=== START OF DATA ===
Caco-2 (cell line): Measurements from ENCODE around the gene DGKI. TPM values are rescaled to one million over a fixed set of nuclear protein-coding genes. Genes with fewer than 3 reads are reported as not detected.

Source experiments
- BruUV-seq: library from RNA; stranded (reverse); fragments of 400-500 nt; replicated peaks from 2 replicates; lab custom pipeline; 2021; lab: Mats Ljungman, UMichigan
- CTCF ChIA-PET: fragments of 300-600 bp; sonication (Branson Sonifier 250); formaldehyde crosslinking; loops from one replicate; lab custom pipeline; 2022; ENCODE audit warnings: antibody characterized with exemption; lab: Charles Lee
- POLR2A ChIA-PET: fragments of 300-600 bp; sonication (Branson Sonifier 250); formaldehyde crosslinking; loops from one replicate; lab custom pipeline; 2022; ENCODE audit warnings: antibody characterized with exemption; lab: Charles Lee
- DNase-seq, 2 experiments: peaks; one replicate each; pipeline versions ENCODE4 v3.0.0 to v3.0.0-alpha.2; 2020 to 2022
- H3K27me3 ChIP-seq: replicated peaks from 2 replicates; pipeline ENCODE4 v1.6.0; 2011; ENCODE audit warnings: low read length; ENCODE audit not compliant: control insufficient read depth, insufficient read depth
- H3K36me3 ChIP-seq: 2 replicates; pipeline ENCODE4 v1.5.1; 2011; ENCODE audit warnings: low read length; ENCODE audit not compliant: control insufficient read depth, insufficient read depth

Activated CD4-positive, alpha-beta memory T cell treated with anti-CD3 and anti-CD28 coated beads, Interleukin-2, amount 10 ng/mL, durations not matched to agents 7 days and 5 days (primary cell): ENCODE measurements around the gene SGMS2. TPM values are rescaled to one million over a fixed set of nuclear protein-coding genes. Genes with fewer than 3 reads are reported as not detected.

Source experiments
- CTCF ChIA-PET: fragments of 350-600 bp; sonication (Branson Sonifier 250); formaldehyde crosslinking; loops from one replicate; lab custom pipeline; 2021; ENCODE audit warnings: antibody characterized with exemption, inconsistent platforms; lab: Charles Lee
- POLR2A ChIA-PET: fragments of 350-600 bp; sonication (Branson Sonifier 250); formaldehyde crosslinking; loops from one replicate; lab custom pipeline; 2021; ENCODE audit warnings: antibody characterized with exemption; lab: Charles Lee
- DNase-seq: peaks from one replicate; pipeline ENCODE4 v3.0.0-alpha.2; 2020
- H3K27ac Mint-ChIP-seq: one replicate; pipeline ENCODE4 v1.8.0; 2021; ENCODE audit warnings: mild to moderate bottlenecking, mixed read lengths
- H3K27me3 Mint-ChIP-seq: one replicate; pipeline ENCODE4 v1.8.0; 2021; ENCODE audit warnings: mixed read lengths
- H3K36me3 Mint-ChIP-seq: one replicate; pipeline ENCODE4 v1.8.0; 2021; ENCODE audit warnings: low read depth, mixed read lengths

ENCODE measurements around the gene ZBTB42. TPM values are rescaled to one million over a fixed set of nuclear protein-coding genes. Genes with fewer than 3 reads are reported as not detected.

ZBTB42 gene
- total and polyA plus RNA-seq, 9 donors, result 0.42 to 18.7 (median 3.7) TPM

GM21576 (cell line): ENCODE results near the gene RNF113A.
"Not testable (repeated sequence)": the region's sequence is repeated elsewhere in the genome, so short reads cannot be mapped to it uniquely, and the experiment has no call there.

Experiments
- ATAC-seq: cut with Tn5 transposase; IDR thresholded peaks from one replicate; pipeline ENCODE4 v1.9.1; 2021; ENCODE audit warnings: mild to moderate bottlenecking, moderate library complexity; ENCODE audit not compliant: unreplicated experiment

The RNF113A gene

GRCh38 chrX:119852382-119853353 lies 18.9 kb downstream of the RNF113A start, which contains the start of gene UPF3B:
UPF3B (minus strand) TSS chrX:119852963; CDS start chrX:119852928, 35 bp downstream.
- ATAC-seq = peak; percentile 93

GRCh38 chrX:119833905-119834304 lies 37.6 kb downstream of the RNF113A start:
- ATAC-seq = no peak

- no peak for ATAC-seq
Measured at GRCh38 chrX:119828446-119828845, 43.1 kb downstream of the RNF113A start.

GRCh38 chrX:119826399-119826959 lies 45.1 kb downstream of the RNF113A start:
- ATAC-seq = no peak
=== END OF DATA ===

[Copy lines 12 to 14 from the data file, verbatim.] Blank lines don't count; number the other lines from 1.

- POLR2A ChIA-PET: fragments of 350-600 bp; sonication (Branson Sonifier 250); formaldehyde crosslinking; loops from one replicate; lab custom pipeline; 2021; ENCODE audit warnings: antibody characterized with exemption; lab: Charles Lee
- DNase-seq: peaks from one replicate; pipeline ENCODE4 v3.0.0-alpha.2; 2020
- H3K27ac Mint-ChIP-seq: one replicate; pipeline ENCODE4 v1.8.0; 2021; ENCODE audit warnings: mild to moderate bottlenecking, mixed read lengths